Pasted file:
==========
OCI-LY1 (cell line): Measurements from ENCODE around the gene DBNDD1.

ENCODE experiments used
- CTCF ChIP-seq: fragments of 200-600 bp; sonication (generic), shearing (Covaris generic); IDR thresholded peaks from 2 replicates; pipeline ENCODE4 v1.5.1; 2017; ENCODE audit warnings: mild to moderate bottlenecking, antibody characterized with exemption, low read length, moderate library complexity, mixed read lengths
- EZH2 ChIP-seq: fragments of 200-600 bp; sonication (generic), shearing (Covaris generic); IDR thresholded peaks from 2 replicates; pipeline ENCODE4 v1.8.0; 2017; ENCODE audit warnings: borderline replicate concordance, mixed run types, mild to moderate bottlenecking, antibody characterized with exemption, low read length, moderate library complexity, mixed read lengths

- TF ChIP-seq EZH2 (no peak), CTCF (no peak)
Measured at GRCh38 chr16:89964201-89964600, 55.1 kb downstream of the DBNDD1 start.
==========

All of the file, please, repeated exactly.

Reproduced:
OCI-LY1 (cell line): Measurements from ENCODE around the gene DBNDD1.

ENCODE experiments used
- CTCF ChIP-seq: fragments of 200-600 bp; sonication (generic), shearing (Covaris generic); IDR thresholded peaks from 2 replicates; pipeline ENCODE4 v1.5.1; 2017; ENCODE audit warnings: mild to moderate bottlenecking, antibody characterized with exemption, low read length, moderate library complexity, mixed read lengths
- EZH2 ChIP-seq: fragments of 200-600 bp; sonication (generic), shearing (Covaris generic); IDR thresholded peaks from 2 replicates; pipeline ENCODE4 v1.8.0; 2017; ENCODE audit warnings: borderline replicate concordance, mixed run types, mild to moderate bottlenecking, antibody characterized with exemption, low read length, moderate library complexity, mixed read lengths

- TF ChIP-seq EZH2 (no peak), CTCF (no peak)
Measured at GRCh38 chr16:89964201-89964600, 55.1 kb downstream of the DBNDD1 start.